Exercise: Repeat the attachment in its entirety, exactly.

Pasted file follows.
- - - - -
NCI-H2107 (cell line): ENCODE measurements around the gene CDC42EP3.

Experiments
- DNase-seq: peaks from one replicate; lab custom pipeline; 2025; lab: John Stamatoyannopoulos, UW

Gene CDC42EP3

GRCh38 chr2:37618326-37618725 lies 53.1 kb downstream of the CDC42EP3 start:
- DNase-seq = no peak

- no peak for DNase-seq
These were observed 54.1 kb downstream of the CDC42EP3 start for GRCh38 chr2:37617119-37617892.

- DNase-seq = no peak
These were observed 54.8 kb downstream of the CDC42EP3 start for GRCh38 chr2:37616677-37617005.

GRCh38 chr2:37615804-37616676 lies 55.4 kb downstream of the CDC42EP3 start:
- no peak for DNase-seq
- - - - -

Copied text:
NCI-H2107 (cell line): ENCODE measurements around the gene CDC42EP3.

Experiments
- DNase-seq: peaks from one replicate; lab custom pipeline; 2025; lab: John Stamatoyannopoulos, UW

Gene CDC42EP3

GRCh38 chr2:37618326-37618725 lies 53.1 kb downstream of the CDC42EP3 start:
- DNase-seq = no peak

- no peak for DNase-seq
These were observed 54.1 kb downstream of the CDC42EP3 start for GRCh38 chr2:37617119-37617892.

- DNase-seq = no peak
These were observed 54.8 kb downstream of the CDC42EP3 start for GRCh38 chr2:37616677-37617005.

GRCh38 chr2:37615804-37616676 lies 55.4 kb downstream of the CDC42EP3 start:
- no peak for DNase-seq